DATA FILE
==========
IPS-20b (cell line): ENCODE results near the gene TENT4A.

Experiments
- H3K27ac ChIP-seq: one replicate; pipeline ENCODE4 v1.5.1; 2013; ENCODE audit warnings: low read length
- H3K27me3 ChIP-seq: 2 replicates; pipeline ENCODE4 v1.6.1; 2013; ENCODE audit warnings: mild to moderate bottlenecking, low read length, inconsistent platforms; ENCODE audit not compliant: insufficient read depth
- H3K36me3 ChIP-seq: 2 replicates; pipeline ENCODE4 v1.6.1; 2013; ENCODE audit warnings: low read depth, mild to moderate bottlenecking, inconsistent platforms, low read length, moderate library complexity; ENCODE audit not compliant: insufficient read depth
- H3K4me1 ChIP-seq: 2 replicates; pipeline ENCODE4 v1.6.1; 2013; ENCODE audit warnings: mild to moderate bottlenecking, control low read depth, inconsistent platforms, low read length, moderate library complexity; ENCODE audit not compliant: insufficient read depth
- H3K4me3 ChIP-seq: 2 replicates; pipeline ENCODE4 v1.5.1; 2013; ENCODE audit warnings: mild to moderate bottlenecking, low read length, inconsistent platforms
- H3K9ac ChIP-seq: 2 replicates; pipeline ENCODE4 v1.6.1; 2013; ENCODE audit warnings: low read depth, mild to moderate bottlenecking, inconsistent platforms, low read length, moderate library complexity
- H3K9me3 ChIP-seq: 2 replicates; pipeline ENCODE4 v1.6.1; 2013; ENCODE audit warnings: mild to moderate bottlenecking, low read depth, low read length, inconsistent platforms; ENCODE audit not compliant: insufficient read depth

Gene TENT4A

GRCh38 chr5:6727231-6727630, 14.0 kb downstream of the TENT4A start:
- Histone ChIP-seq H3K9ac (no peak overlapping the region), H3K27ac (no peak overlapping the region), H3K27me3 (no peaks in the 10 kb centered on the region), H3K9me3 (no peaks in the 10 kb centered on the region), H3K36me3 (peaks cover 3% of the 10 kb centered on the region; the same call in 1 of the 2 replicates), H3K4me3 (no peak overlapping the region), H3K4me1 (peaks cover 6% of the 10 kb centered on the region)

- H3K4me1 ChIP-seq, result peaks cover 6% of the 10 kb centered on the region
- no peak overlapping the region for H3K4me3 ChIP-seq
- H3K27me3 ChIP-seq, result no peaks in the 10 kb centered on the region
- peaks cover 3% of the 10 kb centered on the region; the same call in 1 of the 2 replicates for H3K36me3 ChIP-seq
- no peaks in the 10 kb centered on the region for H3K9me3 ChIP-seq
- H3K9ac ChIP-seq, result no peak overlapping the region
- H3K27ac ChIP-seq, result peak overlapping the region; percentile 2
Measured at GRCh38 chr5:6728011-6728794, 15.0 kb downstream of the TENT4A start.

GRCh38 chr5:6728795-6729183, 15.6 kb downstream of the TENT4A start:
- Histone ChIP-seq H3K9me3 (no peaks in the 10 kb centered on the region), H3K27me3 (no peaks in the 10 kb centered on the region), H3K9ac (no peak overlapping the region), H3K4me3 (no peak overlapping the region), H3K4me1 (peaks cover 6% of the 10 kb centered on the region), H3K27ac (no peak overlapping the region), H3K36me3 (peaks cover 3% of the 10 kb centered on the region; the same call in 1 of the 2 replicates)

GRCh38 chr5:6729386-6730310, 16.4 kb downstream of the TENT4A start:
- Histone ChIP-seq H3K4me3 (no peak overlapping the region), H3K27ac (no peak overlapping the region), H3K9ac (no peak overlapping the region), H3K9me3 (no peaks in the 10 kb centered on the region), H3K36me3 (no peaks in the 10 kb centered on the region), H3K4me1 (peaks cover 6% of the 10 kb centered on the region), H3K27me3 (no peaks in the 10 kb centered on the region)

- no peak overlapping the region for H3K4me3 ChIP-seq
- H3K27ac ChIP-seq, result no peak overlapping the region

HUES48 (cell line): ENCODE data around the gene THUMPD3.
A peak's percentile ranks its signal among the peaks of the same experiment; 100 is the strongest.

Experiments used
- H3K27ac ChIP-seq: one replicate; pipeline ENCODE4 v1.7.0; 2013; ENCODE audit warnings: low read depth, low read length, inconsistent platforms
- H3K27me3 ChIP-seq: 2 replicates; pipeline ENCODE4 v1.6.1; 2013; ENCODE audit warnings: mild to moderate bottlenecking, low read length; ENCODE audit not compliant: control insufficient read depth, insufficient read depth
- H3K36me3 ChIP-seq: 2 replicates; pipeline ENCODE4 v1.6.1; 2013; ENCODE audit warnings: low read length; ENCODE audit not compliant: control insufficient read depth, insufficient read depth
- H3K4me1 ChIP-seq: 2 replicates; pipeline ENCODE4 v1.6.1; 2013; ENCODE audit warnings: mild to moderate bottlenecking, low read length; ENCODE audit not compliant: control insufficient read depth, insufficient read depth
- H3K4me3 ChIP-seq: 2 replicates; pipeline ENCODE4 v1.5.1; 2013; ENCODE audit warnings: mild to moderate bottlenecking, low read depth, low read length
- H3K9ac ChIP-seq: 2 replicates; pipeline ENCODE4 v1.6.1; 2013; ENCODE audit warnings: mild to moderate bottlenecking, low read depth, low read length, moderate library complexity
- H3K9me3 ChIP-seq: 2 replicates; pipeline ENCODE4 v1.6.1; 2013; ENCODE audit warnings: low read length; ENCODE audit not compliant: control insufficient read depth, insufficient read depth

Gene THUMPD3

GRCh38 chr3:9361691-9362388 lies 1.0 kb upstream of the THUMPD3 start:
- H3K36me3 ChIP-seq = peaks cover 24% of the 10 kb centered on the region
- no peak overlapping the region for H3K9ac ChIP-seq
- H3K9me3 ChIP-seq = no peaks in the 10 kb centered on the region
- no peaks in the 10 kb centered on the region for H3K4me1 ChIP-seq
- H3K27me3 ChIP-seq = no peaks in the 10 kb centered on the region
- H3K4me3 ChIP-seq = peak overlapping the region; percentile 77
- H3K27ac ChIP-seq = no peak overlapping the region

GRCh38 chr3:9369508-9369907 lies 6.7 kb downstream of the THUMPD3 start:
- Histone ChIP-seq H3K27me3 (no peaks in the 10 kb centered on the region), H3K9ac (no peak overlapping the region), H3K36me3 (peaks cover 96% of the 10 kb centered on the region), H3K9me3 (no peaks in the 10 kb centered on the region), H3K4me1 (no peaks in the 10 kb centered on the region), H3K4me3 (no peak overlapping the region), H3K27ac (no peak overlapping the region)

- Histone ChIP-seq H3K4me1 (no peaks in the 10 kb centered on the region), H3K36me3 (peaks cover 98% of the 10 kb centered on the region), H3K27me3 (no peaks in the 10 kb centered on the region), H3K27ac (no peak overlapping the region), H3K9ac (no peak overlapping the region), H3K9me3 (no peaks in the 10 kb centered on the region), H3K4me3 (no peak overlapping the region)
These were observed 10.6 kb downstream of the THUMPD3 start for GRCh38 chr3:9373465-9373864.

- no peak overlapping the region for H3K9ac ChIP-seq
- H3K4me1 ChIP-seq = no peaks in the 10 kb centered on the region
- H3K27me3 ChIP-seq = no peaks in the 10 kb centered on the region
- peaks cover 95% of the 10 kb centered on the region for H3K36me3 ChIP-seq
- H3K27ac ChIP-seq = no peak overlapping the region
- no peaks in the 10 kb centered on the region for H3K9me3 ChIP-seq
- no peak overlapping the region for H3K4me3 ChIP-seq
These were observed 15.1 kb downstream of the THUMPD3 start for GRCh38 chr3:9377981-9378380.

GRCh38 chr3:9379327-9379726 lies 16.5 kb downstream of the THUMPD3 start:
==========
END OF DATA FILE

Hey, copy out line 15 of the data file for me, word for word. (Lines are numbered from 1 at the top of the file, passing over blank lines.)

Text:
- H3K27me3 ChIP-seq, result no peaks in the 10 kb centered on the region